We All Feel Better in the Dark

Writers - Tennant/Lowe
First released - 1990
Original album - Disco 2
Producer - Pet Shop Boys
Subsequent albums - Alternative, Behaviour 2001 reissue Further Listening 1990-1991 bonus disc
Other releases - b-side of single "Being Boring"

Considered by many to be Chris Lowe's masterpiece, and perhaps acknowledged as such by the Boys themselves in their "Performance" stage show, in which an elaborate dance sequence was set to an extended version of this song. As Chris has explained, it was inspired in part by a tape he bought at a health food store located near the studio where he and Neil were working at the time. The tape was titled The Secrets of Sexual Attraction.

Chris describes the excitement and ecstasy he feels in nightclubs while dancing with someone he finds highly attractive. The sinuous music, while somewhat techno-oriented, is nonetheless extremely evocative and sensual, as overtly sexual as the words themselves. As in other "Chris tracks" like "Paninaro" and "One of the Crowd," Neil's apparent role is reduced to singing the title line (which, again like "One of the Crowd," may be an expression of Chris's relative shyness) over and over again in the chorus. It may be simplistic and formulaic, but when the results are as satisfying as this, it's hard to complain. Chris, on the other hand, doesn't seem entirely satisfied with those results. As he once put it, "The words are terrible. Awful. Embarrassing." (I sometimes wonder whether he's particularly chagrined by the line "I'm feeling really horny.")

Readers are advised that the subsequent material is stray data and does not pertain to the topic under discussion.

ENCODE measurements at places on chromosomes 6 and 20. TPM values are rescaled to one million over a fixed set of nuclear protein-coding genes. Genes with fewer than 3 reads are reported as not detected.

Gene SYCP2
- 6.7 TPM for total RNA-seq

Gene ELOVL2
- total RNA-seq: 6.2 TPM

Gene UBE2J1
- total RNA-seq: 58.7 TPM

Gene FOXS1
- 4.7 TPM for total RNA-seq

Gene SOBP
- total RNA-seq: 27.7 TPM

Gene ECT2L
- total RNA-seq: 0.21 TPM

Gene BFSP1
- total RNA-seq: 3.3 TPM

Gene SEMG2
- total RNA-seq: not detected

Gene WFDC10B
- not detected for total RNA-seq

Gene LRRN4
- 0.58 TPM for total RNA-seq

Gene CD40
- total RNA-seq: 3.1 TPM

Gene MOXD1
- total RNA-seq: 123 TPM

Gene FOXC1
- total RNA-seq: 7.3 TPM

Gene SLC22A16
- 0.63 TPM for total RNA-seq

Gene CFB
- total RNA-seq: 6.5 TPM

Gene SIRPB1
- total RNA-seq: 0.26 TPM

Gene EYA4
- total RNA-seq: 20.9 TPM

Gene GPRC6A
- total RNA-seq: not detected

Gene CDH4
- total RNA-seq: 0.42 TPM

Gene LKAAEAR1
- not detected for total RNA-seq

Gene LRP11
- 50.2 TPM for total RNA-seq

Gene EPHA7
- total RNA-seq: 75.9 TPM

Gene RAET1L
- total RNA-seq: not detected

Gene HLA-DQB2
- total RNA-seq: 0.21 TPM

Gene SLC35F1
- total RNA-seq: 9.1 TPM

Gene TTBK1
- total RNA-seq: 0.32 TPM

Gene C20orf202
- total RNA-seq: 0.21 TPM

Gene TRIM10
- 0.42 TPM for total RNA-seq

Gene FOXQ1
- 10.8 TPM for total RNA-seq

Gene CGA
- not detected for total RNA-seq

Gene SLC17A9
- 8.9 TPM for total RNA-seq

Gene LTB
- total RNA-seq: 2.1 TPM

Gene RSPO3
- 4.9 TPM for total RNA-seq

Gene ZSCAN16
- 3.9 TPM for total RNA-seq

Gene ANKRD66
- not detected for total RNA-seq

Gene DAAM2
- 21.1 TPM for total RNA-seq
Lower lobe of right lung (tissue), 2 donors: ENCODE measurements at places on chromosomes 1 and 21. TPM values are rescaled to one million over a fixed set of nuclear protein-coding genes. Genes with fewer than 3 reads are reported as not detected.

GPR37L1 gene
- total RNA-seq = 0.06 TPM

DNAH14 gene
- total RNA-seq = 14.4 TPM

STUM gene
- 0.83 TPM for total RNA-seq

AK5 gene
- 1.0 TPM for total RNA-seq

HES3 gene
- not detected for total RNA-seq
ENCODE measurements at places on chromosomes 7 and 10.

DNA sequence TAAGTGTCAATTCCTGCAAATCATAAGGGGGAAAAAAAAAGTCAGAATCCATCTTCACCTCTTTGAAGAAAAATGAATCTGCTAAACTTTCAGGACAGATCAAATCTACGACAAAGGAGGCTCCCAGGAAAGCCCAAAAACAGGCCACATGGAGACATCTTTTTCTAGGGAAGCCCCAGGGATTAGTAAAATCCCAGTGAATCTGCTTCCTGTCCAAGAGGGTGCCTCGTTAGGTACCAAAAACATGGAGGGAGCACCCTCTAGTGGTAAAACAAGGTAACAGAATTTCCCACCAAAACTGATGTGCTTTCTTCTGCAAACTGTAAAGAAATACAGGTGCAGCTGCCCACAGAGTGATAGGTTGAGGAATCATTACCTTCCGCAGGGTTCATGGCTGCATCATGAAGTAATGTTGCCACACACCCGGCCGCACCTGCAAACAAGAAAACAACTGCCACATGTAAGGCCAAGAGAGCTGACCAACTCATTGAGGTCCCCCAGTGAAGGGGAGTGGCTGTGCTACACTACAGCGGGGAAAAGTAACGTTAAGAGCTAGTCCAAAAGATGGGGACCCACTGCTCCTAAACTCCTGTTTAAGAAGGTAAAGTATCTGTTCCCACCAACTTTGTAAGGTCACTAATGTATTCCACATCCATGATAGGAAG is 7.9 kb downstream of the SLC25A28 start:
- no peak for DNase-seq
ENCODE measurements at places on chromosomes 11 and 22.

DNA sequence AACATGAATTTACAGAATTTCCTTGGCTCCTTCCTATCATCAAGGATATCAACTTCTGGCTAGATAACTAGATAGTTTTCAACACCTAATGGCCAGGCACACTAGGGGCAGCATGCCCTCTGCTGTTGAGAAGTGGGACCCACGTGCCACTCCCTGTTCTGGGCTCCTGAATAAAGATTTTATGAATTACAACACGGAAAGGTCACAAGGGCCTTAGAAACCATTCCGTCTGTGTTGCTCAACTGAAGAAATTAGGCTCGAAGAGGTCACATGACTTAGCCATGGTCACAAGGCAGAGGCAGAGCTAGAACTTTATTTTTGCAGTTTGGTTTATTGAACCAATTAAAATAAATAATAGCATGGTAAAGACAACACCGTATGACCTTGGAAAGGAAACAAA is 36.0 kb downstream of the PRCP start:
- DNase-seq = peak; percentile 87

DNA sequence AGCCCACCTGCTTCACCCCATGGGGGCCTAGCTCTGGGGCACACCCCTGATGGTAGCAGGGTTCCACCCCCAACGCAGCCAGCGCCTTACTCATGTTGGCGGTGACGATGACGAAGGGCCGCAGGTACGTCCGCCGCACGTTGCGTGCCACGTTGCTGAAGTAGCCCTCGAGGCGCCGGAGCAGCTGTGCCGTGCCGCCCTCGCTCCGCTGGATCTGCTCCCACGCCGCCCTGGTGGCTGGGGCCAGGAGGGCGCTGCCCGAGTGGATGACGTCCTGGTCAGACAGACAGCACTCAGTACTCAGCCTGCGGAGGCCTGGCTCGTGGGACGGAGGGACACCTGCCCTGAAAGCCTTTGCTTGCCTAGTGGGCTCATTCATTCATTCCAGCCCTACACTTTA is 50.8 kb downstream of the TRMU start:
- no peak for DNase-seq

By the way—do we all feel better in the dark? That undoubtedly varies from one person to another. But it's generally agreed that most people tend to look better in the dark (or close to it), which is one of the main reasons why bars, nightclubs, and dance clubs almost always have dim lighting.

One of my site visitors, however, wrote to me with some interesting alternate interpretations, including a highly metaphorical one that I find especially intriguing. What if we consider the phrase "in the dark" in its common figurative sense, as in somebody being "kept in the dark"—that is, not aware of the truth? Do we all indeed feel better when we're kept in the dark, when we aren't fully aware of the awful reality of the situations in which we find ourselves? In light of the much later song "Luna Park," which suggests (among other things) that people do often take comfort in the "darkness" of illusions that shield them from the harsh light of reality, we might well consider this possible "adjunct" interpretation.

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